Cahuita National Park
At 2,711 acres (1,097 ha), Cahuita National Park is small in size compared to its counterparts, yet up to par in terms of its animal, plant, and marine biodiversity. The park is much more regarded for its underwater portion than it is for its land attractions, which are certainly stunning in their own right. This national park enables visitors the ability to explore Cahuita's aquamarine costal waters complete with Costa Rica's largest costal reef.
Cahuita National Park Things to Do
Cahuita National Park has spectacular, clear water during the dry season, with lots of marine wildlife for you to meet. This park only allows you to go snorkeling under the supervision of a guide, which helps keep the environment in tip-top shape and the water uncrowded. Sea turtles are one of the highlights of this tour, but you’ll also be able to see sea sponges, mollusks, dolphins, sharks, and lobsters.
3 hrsFrom $94
The immense 600 acre (242 ha) protected reef off the coast is home to 35 species of coral which in turn sustain a variety of marine species, including: barracudas, urchins, octopi, crustaceans, over 125 species of fish and a variety of sharks. During the 1991 earthquake that shook the region, parts of the reef suffered moderate damage when suddenly exposed to the air, yet the coral is making a comeback. Another popular sea attraction is a run down eighteenth century slave ship. Bound for the coast of Limon, the ship didn't quite make it, and now sits at the mouth of the Perezoso River, encapsulated in marine life. February through April is the best time for viewing underwater habitats.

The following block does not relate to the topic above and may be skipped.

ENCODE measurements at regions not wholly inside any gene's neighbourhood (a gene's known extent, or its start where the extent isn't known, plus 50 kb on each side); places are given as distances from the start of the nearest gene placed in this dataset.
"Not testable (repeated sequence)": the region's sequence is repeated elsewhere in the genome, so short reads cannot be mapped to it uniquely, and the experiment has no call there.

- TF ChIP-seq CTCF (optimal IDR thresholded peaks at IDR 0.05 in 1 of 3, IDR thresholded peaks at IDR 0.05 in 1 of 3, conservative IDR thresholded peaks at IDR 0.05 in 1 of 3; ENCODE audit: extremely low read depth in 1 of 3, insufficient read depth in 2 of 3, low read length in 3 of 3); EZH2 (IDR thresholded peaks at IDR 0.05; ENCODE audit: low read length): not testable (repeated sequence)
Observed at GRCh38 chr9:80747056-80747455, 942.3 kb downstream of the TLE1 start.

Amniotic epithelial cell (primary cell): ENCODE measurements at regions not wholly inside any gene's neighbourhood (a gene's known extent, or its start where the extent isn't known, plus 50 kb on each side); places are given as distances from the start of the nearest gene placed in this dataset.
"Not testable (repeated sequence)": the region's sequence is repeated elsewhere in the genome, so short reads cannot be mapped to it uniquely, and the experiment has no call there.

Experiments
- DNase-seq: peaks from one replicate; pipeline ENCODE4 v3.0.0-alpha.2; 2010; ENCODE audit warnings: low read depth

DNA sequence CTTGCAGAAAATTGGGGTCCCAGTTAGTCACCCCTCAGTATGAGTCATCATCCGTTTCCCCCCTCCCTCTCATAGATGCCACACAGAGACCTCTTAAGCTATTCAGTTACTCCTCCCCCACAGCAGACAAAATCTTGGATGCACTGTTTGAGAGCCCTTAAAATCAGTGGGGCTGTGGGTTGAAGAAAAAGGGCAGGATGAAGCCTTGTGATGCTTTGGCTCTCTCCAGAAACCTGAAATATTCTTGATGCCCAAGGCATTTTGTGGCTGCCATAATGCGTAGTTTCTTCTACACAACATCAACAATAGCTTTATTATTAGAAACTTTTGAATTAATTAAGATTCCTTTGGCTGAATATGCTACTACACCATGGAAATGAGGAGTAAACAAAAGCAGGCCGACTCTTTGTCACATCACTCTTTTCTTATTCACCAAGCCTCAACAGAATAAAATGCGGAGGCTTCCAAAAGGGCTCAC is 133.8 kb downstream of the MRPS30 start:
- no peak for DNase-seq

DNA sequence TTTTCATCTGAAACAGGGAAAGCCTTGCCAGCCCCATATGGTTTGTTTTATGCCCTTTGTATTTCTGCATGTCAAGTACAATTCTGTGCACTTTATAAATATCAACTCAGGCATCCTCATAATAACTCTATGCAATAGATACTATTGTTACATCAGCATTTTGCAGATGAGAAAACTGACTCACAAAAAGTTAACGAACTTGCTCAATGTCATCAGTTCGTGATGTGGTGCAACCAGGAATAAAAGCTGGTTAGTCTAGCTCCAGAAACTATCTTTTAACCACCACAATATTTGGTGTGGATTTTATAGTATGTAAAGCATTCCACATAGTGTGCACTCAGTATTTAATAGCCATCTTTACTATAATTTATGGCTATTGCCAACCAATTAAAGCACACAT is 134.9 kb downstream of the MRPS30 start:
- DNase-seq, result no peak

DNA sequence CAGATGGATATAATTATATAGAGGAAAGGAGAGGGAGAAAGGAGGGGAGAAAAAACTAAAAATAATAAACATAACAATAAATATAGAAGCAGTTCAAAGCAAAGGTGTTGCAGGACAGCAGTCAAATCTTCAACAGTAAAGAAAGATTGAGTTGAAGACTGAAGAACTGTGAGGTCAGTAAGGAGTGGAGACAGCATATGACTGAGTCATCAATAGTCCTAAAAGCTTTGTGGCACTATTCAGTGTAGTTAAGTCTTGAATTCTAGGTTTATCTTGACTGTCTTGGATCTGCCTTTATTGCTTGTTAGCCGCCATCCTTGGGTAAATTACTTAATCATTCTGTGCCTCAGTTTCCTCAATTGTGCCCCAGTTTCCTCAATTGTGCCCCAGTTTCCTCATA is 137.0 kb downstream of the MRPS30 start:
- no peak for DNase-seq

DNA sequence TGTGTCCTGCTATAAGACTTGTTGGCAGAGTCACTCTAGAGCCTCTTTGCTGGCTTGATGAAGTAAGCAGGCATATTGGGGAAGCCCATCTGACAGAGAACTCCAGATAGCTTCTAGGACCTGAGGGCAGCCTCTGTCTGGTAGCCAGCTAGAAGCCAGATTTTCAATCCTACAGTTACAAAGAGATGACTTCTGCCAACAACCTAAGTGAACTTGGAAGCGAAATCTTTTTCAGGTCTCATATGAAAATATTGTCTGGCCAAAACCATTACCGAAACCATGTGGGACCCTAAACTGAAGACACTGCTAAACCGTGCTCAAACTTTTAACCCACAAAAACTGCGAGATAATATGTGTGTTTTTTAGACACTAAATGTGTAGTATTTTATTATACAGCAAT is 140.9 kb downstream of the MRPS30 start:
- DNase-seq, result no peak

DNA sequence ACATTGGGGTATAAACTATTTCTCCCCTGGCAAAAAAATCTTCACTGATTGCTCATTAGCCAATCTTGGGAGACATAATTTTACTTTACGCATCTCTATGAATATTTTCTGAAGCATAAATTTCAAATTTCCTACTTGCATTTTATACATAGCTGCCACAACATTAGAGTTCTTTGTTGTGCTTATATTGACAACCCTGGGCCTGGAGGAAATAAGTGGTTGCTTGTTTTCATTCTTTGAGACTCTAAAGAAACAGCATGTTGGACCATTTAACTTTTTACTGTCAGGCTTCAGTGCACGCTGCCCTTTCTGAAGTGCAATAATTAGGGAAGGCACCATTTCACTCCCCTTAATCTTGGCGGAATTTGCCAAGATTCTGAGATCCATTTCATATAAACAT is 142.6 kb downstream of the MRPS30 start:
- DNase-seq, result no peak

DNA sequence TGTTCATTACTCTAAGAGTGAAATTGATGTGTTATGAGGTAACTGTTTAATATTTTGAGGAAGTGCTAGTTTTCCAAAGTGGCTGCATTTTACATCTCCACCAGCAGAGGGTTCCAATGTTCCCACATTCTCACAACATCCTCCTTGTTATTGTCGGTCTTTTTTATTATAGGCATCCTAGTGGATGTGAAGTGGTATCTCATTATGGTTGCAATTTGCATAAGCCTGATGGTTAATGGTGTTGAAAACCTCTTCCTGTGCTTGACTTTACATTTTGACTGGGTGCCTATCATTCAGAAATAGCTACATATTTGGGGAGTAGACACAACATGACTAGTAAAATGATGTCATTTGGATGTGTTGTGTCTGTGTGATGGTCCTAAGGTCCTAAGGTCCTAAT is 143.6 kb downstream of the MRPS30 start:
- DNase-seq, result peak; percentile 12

On land, Cahuita National Park is equal in stature to its marine counterpart. Wildlife includes several types of monkeys, rodents and reptiles. Birdlife is plentiful, including herons, toucans, macaws and parrots. The leatherback, green, and hawksbill turtles use the park's beaches for arribadas, coming ashore to lay their eggs. Both of the beaches that line the park are made of lovely white sand. Swimming, however, is dangerous at certain locations, though signs warn visitors of dangers.
Because of the park's proximity to the village of Cahuita, facilities and roads are well developed. Kelly Creek, south of Cahuita, provides an access point to those who choose to enter the park on foot. Vargas Point (Punta Vargas), at the park's south end, is preferred by those staying in Puerto Viejo or anywhere south of the park. Roads access the park from both directions.
Both Cahuita and Puerto Viejo offer an array of accommodations to visitors looking to spend time exploring all that Parque Nacional Cahuita has to offer.
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